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Vitamin D and Depression

By Edited Nov 13, 2013 0 0

Now it’s no secret that vitamin D is an integral part of our daily lives. Not only does it provide ample amounts of calcium our bodies need to stay healthy, it is also a natural treatment to ailments such as osteoporosis, heart disease, cancer, diabetes, etc. Considered a hormone, vitamin D has the ability to alter gene expression. Being deficient in any one hormone can be detrimental to a person’s mood and how they feel. The same change can occur if you are vitamin D deficient. Here are some ways you can avoid that connection between vitamin D and depression. 

Vitamin D- Depressed Girl(91055)

Preventing Vitamin D Deficiency and Overcoming Depression

As explained previously, deficiency in vitamin D can cause depression as well as an array of health problems. To understand how vitamin D and depression are linked, we first need to understand how the deficiency happens and what effect it has on the body.

Vitamin D deficiency is actually more common than people think. It is important for people to be exposed to the sun at least four times a week for 15 minutes to get proper sunlight exposure. This creates vitamin D in the body. Vitamin D absorbed through the skin makes up for at least 80% of the vitamin D in our bodies. Other ways to get vitamin D is by eating fatty fish like tuna, and by taking supplements. The best way, however, is to spend time outside in the sunlight, especially as you age. As we grow older, it is harder for our bodies to absorb sunlight and synthesize it to vitamin D.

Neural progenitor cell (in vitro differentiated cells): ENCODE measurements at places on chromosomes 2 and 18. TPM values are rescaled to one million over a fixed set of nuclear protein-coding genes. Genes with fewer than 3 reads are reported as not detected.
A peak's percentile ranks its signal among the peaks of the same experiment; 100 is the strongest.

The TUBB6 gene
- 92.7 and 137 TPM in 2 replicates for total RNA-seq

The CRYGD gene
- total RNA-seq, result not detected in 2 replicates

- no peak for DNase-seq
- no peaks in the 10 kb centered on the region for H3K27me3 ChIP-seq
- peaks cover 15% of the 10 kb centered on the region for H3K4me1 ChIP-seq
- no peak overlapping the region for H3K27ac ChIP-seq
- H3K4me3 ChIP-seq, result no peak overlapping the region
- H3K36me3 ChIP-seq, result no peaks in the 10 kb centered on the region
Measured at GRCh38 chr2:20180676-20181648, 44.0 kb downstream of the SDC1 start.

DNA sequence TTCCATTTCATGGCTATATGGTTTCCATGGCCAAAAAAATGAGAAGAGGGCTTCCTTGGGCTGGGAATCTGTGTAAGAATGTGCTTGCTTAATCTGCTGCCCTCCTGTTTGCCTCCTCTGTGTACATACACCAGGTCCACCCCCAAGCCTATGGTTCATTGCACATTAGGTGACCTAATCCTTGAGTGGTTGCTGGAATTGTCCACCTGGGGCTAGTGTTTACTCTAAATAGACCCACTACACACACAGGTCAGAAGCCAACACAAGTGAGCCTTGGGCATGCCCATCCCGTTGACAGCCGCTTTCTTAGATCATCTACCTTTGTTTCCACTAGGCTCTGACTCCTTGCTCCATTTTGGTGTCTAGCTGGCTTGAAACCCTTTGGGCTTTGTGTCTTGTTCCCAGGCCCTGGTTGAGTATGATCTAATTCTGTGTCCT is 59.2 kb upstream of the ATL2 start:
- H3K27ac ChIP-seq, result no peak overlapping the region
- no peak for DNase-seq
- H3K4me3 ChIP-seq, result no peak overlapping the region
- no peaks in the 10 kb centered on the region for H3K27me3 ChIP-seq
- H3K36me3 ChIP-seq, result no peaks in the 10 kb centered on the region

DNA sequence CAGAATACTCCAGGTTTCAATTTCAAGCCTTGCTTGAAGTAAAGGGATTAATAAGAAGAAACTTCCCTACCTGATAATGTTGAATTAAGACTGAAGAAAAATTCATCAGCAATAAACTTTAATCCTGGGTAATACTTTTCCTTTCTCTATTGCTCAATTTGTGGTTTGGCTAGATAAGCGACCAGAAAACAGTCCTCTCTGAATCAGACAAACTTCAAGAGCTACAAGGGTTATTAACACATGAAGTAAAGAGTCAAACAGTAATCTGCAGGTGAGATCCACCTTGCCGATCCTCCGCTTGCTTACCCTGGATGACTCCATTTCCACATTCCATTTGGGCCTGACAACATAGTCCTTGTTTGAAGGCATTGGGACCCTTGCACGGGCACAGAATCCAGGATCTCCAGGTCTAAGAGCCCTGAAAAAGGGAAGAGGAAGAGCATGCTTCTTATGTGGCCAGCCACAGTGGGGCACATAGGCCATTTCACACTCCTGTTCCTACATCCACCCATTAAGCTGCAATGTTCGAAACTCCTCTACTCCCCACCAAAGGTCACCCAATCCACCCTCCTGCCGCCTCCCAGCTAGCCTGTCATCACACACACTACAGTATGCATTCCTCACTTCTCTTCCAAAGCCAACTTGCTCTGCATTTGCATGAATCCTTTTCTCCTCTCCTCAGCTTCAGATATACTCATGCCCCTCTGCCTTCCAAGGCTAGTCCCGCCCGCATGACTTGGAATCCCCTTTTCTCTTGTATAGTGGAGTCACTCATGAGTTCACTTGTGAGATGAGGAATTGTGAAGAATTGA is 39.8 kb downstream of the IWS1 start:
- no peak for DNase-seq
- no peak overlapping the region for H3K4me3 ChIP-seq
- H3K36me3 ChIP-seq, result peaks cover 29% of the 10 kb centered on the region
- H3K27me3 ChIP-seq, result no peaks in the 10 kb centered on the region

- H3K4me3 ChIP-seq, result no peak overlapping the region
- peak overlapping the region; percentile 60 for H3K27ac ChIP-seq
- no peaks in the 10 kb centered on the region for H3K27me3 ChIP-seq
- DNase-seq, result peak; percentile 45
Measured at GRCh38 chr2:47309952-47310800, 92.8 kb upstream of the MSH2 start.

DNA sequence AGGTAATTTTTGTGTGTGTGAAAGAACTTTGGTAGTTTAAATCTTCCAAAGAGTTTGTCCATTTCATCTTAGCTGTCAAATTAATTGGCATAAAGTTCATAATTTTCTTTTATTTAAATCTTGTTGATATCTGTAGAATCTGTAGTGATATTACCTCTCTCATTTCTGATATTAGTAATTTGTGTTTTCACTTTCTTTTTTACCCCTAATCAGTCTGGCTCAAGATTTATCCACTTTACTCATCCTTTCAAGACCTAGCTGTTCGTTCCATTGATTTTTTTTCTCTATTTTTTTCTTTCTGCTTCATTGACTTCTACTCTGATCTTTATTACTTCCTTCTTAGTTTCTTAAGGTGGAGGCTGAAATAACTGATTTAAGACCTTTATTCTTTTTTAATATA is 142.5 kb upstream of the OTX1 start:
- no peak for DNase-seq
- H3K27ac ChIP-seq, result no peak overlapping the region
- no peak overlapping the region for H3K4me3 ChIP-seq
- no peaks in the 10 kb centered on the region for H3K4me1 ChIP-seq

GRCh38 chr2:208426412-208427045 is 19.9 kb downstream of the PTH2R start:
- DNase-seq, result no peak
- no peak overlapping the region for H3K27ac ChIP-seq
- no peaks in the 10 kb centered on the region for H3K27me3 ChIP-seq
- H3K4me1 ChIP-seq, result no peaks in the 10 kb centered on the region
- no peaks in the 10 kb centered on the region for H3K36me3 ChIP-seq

What Does Vitamin D Do?

How Deficiency in Vitamin D Causes Depression

Now, if you are not exposed to the sun enough, such as in winter or if you live in especially cold climates, you can face the threat of depression. Deficiency in Vitamin D and depression are linked because of a disorder called Seasonal Affective disorder (SAD). SAD can cause a change in mood and even depression when daylight hours are decreased during winter season. The most natural cure to SAD is efficient sunlight exposure, but it is not always possible in the winter.

SAD also affects your melatonin levels, which also have to do with sunlight exposure. Melatonin is the source that actually puts you down to rest at night, and is triggered by the dark. Your body, therefore, naturally thinks it’s night and then wants to sleep. What sunlight does is it turns melatonin off. This is why it is so important to get sufficient exposure to the sun. It is important to not be deficient in vitamin D because depression then can be treated naturally. 


How it Works

Vitamin D is a fine source of calcium for your body. It maintains healthy bones as well as calcium levels in the body. Vitamin D is available through food, supplements, or through the sun.  Being exposed to the sun at least 4 times a week for 15 minutes is sufficient, but more is exposure is even better. If you live in a cold climate or are not exposed to as much sunlight as you need, you can find your vitamin source in foods like fatty fish or in supplements. Don’t let any deficiency in vitamin D and depression get the better of you. 


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